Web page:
The Analon fit the bill exactly. It's great for everything I throw at it, large enough to cook for two, and is super nonstick (I can fry an egg with no oil, which was impossible with my old cheapo pans). I believe the awesome nonstick surface is from "hard-anodizing" the pan instead of putting on a coating, which eventually wears off. I might be able to compare in a year or so, but for now (used for about 2 months), the hard-anodized surface provides a MUCH better cooking experience than my old pan ever did. Since food doesn't stick, my cleaning time for the pan has decreased significantly.
Other random thoughts that come to mind are: +comes with a see-through lid (that actually creates a good seal), +heavy (if you like heavy pans).
on October 7, 2008
This pan is awesome! My parents have had this pan for many years, and I asked them for one just like it for my birthday present this year. I am a 46 yr old avid cook who owns an entire collection of "All Clad" and non-stick "Emerile Ware" by All-clad, so I am used to good cooking pans. I can cook pasta, to perfect omelets, and a mean stir-fry all in this pan. Extremely versatile and well made.
on May 1, 2011
Very satisfied with this Nonstick 12-inch Covered Pan.
I have cooked everything from a Ribeye to Stir-fry to eggs with no oil needed.
Great slowly sloping/rounded sides with flat bottom.
Very heavy glass lid with great 'gripping' handle.
Excellent 'gripping' handle also.
HIGHLY recommend........especially for the price!
EDIT AFTER ONE YEAR:
1)The non-stick surface wore so BADLY on the bottom of the inside cooking surface and I do not use any longer for fear safety.
Very sad since this has to be my favorite pan of all time.
2)Also, Beware that the 'non-padded' part of the handle end gets very HOT.
They need to make the 'hanger' part of the handle covered also.
It is almost impossible not to touch this part of the pan when cooking (poor wording but I hope that you get the point)
CONSIDERING ALL OF THIS, I LOWER MY 'LOVE IT' TO 'IT'S OK' AND THAT WOULD BE PAST TENSE, UNFORTUNATELY
on November 5, 2009
I am very pleased with my purchase. I spent some time reviewing cookware because I decided to finally buy some decent cookware instead of using cheap non-stick options. I went onto consumer reports and found that Analon Advanced was the third best cookware brand reviewed by them, beaten only by Emerilware and Analon Titanium. These are very reasonably priced compared to others (Calphalon, which enjoys a lot of brand recognition). I bought this as a part of a 4 for 3 promotion and couldnt be more pleased with my selection. It is wide, deep, and just the right weight (not too light to be tipped off accidentally, and not too heavy to work with). I dont use it just for stir fry but cook most of my meals, vegetables and gravy chicken dishes in this. I love the glass lid that lets you monitor your cooking, and the comfortable and safe handle. It is very easy to clean and the only complaint I have is that I cannot store the lid on this pan upside down as the handle raises the lid so that it cannot rest on the rim of the pan. This makes it a bit of a nuisance to store in my small kitchen cabinet. I dont like stacking my nonstick dishes without separating them with lids because I am worried that the surface will get ruined from having other smaller pots and pans sit one on top of the other. On the whole though, that is a small flaw to live with.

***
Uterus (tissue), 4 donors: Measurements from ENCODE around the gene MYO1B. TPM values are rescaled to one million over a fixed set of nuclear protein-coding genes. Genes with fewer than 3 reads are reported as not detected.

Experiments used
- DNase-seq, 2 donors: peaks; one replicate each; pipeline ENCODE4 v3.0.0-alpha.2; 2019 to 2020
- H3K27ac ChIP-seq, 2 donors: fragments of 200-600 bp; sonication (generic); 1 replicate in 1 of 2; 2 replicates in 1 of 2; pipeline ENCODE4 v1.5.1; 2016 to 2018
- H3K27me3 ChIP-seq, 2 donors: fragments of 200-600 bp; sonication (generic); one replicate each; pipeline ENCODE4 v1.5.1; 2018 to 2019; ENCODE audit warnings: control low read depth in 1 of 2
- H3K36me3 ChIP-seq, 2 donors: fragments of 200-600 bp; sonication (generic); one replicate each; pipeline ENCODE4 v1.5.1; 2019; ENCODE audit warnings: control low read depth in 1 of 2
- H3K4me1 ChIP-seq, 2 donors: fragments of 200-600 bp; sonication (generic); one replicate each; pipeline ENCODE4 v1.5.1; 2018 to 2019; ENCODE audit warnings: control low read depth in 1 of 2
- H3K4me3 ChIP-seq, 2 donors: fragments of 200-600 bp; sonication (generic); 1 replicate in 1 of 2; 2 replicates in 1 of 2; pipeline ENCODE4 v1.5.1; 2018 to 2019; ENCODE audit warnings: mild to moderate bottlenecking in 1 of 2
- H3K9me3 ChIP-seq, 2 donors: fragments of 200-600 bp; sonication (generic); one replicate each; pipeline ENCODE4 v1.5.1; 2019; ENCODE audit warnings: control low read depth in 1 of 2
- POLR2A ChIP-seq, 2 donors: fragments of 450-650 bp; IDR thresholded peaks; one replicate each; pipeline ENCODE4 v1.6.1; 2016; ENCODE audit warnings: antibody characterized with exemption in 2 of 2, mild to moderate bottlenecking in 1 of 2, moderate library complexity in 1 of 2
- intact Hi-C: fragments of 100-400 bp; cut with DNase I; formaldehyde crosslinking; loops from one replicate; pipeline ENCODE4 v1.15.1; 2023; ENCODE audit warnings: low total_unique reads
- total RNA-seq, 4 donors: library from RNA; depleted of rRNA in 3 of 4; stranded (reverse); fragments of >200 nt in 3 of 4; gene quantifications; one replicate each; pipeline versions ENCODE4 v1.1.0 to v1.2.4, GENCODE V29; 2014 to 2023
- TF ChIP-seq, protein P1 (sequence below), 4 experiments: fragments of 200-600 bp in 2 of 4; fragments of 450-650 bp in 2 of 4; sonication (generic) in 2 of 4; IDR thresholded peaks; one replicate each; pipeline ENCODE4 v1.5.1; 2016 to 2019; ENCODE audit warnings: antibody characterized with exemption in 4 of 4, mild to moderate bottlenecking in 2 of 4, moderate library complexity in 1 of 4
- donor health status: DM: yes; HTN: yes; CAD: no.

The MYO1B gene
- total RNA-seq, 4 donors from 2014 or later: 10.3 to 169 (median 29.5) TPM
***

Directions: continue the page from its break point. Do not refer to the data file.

on April 14, 2010
This is one of the best pans I purchased. I am a chinese and cook a lot of stir fry chinese food. Most american pans are not good for this purpose. But this pan is great. This is not a perfect pan like those of 200 dollars. some of my friends bought a pan of 500 dollars. I think that is too much for a pan.
For regular daily use, I think this pan is good enough, at least better than most american pans I purchased before.
I have to say, after using the pan for 6 months, I did saw some small light scratches on the pan, but nothing serious. Overall, a great pan for stir fry chinese food.
on April 24, 2012
It was time to replace an old Caphalon 12" "frying pan" that had lost all of its non-stick qualities, so I looked around Amazon at various reviews of this type of cookware. I decided to try the Anolon, and I am very glad I did! Having used it almost daily for the last 5 months, the pan is showing almost no wear at all; although I almost only use silicon or wood utensils, not even an occasional use of a metal spoon or fork has produced a scratch yet. What I like: the surface is almost not even what I would call a coating, such as Teflon - it seems to be a part of the pan itself (thus, anodized, right?). Plus, the same surface is applied to the outside of the pan (not the bottom), so any spill-overs are as easily cleaned with a soapy dish rag, no matter what I cook (mostly stir-fry veggies, shrimp, etc., but also eggs and sauces). NOTHING sticks! Lastly, the cover is snug and the handle is cool to the touch. If there is any downside, it is that the shape of the pan is SO rounded, that for scrambled eggs or omelets it's impossible to "spread" them thinly, and even for stir-fry the pan is SO non-stick it's tough to push veggies up the sides without them sliding back down. Also, the pan is a bit thicker than some I've owned, so it takes a bit longer to heat. I consider those minor things though. And although the cost is more than I have paid for pans in the past, I'm convinced you get what you pay for.
When my Circulon 8" pan bites the dust, I'm going hunting for an Anolon replacement!